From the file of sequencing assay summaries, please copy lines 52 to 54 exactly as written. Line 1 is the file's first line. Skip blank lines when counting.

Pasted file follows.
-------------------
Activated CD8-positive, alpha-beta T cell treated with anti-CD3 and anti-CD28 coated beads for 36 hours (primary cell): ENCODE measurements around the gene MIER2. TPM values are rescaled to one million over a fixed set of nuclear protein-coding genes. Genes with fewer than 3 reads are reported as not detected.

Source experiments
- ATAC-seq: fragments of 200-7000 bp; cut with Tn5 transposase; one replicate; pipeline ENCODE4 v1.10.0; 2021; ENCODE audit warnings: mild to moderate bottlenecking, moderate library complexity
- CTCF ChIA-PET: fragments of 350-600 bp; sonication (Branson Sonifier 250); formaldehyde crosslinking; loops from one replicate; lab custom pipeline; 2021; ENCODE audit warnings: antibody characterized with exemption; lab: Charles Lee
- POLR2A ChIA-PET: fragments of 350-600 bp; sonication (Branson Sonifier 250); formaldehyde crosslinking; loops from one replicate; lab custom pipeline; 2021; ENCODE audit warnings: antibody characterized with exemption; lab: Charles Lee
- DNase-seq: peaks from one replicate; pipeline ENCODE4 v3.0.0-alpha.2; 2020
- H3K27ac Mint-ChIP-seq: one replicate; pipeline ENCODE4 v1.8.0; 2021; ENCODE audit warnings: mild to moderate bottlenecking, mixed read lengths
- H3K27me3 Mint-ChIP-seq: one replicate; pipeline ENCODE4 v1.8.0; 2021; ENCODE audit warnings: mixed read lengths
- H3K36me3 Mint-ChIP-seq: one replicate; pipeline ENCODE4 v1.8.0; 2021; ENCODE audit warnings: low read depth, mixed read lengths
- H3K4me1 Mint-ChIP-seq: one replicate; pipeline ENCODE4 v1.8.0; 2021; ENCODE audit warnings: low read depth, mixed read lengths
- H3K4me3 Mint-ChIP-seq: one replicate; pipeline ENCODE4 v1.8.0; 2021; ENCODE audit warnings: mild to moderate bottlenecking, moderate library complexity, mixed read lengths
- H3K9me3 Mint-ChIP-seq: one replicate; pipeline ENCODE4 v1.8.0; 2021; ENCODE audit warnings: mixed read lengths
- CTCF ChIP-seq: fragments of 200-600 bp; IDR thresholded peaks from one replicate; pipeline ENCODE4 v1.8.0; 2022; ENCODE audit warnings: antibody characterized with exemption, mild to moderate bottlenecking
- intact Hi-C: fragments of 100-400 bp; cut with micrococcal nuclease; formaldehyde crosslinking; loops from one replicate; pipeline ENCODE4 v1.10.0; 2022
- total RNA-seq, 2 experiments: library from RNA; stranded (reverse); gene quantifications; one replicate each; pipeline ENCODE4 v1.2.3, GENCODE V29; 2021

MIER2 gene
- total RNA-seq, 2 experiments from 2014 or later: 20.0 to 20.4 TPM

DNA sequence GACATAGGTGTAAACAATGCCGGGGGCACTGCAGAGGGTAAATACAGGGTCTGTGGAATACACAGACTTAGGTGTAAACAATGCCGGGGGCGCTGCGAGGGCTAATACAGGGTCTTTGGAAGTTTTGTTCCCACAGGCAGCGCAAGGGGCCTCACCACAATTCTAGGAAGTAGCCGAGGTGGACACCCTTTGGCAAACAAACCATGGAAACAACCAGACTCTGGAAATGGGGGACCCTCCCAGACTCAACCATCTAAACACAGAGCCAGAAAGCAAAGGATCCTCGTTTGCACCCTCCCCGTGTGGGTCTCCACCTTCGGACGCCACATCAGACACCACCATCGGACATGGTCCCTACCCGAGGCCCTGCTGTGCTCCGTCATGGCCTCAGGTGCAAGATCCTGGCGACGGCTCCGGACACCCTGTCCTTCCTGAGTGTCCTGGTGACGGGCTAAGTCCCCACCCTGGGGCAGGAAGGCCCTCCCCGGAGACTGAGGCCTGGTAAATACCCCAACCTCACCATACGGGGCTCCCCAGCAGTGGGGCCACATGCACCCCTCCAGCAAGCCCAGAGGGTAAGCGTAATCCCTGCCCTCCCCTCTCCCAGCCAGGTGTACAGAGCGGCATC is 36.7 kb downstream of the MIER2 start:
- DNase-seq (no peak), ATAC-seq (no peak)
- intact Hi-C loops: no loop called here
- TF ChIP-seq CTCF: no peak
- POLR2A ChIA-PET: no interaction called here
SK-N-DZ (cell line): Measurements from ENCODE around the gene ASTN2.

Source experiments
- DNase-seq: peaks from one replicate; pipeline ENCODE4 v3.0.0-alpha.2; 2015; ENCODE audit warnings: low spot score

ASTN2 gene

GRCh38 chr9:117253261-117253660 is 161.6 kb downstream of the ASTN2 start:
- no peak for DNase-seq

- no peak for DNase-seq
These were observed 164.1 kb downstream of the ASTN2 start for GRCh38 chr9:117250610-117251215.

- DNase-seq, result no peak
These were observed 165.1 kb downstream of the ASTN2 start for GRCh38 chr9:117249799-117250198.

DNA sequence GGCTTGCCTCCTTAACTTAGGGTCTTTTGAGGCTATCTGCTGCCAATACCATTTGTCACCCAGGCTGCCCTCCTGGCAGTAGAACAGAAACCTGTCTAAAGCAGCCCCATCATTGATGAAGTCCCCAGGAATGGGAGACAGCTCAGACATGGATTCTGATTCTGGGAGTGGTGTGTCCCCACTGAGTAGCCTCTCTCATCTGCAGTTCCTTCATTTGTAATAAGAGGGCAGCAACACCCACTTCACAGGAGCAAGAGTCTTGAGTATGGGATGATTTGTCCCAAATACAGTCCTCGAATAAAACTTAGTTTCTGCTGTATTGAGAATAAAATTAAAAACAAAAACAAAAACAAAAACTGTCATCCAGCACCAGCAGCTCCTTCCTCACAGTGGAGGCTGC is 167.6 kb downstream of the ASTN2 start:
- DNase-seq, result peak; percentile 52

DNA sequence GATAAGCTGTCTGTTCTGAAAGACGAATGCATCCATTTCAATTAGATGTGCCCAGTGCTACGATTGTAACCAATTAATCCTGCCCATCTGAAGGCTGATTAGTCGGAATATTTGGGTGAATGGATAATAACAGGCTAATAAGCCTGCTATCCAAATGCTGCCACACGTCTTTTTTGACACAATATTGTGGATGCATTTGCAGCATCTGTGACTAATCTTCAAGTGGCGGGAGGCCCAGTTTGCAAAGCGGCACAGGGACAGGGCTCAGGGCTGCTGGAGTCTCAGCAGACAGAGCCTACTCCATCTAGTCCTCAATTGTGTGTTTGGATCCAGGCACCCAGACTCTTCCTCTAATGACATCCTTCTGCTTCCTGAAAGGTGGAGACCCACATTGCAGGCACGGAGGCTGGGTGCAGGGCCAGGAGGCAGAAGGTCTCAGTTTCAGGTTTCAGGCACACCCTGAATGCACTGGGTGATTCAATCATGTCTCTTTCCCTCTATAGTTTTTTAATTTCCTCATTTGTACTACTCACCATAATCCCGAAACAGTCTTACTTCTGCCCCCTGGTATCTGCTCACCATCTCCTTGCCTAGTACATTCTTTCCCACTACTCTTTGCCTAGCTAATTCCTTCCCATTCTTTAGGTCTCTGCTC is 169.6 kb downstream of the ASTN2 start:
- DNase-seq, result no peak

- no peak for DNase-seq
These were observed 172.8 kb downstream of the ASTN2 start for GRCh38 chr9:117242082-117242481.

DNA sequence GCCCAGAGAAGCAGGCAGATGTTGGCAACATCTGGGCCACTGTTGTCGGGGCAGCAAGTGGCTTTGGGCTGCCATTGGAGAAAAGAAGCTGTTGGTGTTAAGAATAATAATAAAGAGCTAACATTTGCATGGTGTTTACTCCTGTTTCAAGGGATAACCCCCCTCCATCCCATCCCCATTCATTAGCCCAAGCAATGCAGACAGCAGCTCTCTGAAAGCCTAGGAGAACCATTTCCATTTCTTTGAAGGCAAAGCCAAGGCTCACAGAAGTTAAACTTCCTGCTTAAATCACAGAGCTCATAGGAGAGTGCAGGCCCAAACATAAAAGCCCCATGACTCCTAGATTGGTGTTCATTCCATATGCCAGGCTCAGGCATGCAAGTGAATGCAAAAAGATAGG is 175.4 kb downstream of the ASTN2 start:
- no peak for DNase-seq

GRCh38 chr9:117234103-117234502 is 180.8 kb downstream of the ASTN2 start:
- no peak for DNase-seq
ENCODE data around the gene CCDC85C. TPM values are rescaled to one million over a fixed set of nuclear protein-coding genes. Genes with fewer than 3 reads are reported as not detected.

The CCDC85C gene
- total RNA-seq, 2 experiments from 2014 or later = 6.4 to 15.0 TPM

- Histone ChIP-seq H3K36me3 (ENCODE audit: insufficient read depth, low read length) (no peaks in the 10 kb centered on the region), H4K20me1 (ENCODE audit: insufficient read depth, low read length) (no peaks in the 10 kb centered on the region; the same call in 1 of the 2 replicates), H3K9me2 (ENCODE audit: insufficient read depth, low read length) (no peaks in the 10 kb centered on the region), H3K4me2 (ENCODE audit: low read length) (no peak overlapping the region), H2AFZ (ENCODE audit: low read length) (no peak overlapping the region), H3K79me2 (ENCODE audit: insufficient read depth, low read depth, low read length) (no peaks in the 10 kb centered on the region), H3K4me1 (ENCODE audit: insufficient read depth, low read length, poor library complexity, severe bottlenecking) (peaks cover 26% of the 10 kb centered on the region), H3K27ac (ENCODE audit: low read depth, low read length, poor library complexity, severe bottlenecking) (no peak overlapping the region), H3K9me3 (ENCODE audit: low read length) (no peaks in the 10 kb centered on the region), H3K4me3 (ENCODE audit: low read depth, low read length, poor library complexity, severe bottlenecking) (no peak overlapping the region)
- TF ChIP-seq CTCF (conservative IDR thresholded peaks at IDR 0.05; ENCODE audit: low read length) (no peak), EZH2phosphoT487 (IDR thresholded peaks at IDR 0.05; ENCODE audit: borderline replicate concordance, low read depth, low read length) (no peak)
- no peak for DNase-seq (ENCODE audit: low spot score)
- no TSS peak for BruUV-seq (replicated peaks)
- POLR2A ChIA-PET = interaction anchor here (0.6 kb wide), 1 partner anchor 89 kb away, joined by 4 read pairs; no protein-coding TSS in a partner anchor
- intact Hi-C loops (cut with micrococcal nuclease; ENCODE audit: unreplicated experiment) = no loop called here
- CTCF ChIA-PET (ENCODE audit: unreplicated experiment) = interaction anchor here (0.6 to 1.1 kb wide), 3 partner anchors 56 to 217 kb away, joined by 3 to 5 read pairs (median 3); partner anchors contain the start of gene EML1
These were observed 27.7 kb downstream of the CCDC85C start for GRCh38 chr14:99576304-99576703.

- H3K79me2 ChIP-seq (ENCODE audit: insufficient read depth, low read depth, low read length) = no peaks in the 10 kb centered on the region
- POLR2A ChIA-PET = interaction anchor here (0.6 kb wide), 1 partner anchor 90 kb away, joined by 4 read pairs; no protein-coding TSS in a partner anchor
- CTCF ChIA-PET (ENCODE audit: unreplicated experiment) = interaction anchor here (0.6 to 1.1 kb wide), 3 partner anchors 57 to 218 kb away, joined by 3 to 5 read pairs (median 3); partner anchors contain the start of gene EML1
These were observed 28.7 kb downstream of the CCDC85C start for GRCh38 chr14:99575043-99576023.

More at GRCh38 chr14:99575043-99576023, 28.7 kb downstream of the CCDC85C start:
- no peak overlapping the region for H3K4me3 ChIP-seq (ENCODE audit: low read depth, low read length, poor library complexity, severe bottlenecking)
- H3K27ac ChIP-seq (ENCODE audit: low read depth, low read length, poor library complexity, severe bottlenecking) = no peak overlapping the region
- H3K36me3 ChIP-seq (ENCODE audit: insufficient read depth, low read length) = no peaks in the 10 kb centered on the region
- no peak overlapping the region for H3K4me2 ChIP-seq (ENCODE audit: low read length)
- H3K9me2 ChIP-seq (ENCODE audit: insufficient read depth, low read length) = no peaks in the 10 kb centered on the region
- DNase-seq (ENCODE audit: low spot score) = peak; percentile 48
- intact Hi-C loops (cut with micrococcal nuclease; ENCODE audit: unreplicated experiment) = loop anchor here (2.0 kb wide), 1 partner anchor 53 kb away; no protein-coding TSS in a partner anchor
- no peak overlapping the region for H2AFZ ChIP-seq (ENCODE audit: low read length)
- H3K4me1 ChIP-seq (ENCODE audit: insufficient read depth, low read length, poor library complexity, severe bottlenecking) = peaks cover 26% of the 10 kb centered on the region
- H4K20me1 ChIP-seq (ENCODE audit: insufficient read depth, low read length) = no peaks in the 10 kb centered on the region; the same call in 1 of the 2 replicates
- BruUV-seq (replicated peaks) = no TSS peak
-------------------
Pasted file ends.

- CTCF ChIA-PET (ENCODE audit: unreplicated experiment) = interaction anchor here (0.6 to 1.1 kb wide), 3 partner anchors 56 to 217 kb away, joined by 3 to 5 read pairs (median 3); partner anchors contain the start of gene EML1
These were observed 27.7 kb downstream of the CCDC85C start for GRCh38 chr14:99576304-99576703.

- H3K79me2 ChIP-seq (ENCODE audit: insufficient read depth, low read depth, low read length) = no peaks in the 10 kb centered on the region